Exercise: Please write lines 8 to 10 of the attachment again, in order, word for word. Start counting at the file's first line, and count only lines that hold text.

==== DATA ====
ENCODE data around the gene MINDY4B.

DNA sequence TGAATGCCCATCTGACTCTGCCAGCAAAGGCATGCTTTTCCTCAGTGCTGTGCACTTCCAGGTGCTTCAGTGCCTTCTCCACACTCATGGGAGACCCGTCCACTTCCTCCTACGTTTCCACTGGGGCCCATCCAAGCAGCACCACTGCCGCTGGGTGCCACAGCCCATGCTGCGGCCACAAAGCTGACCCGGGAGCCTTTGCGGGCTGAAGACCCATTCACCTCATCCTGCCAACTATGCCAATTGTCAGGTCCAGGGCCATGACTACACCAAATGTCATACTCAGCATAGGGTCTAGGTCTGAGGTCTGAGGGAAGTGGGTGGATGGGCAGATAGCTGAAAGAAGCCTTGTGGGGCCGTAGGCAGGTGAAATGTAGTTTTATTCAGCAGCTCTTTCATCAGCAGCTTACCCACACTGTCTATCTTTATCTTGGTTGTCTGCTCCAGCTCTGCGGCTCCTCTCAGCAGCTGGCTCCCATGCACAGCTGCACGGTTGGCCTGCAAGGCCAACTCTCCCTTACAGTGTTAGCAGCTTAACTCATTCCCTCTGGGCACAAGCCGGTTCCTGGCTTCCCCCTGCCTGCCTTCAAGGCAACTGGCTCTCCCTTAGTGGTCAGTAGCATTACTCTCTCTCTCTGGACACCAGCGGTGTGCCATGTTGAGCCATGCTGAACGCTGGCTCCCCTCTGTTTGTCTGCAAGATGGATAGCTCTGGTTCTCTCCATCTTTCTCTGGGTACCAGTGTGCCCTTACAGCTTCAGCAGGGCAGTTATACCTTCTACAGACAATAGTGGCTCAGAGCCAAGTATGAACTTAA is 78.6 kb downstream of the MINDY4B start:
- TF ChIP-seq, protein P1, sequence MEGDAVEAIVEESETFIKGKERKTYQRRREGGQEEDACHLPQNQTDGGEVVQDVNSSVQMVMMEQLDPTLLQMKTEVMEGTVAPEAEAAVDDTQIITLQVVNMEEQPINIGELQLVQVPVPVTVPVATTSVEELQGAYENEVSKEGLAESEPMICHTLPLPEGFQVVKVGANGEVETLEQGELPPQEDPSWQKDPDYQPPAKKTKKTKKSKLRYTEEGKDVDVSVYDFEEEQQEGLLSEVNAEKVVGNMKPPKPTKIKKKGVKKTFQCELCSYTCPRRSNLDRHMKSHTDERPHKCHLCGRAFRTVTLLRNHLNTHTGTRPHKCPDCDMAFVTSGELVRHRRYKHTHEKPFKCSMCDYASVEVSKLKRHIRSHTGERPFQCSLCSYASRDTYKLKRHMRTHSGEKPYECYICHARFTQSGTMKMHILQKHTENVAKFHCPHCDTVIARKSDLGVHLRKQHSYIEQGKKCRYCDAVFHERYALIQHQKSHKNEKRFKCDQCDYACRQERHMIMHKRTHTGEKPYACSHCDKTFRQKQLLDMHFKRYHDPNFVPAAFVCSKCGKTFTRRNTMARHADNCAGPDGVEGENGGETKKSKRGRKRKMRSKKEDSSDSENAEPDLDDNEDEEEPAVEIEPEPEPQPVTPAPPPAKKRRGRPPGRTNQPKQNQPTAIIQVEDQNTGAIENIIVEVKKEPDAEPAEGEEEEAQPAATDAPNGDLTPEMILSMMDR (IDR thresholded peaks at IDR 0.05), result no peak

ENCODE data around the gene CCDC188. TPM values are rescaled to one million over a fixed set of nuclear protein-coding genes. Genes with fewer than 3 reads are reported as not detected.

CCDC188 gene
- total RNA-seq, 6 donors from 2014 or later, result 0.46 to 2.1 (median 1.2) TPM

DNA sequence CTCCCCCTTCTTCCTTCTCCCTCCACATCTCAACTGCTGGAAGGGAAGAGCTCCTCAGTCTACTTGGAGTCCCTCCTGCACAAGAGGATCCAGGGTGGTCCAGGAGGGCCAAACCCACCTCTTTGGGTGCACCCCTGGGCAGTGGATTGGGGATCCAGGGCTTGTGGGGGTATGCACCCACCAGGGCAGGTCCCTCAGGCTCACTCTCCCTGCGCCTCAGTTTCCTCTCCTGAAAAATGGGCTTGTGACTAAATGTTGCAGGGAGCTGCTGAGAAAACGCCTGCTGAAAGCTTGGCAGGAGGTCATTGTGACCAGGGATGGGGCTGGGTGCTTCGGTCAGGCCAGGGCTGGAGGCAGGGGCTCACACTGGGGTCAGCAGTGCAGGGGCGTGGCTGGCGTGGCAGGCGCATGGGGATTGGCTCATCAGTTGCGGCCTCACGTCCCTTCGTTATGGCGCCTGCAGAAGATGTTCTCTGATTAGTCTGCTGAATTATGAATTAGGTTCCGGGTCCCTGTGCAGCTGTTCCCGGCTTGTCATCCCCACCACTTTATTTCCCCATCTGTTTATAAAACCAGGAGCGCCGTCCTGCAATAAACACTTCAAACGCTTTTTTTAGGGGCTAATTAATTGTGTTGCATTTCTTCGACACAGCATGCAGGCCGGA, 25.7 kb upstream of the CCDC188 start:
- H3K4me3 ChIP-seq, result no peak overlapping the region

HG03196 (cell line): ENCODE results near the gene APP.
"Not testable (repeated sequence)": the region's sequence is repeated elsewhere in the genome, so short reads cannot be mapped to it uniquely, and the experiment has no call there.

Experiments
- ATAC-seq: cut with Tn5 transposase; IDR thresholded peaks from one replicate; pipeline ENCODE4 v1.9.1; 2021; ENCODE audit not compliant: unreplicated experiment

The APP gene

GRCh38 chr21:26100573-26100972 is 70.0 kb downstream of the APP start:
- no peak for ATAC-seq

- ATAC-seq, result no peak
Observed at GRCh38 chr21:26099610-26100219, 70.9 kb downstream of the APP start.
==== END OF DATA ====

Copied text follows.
- H3K4me3 ChIP-seq, result no peak overlapping the region

HG03196 (cell line): ENCODE results near the gene APP.
"Not testable (repeated sequence)": the region's sequence is repeated elsewhere in the genome, so short reads cannot be mapped to it uniquely, and the experiment has no call there.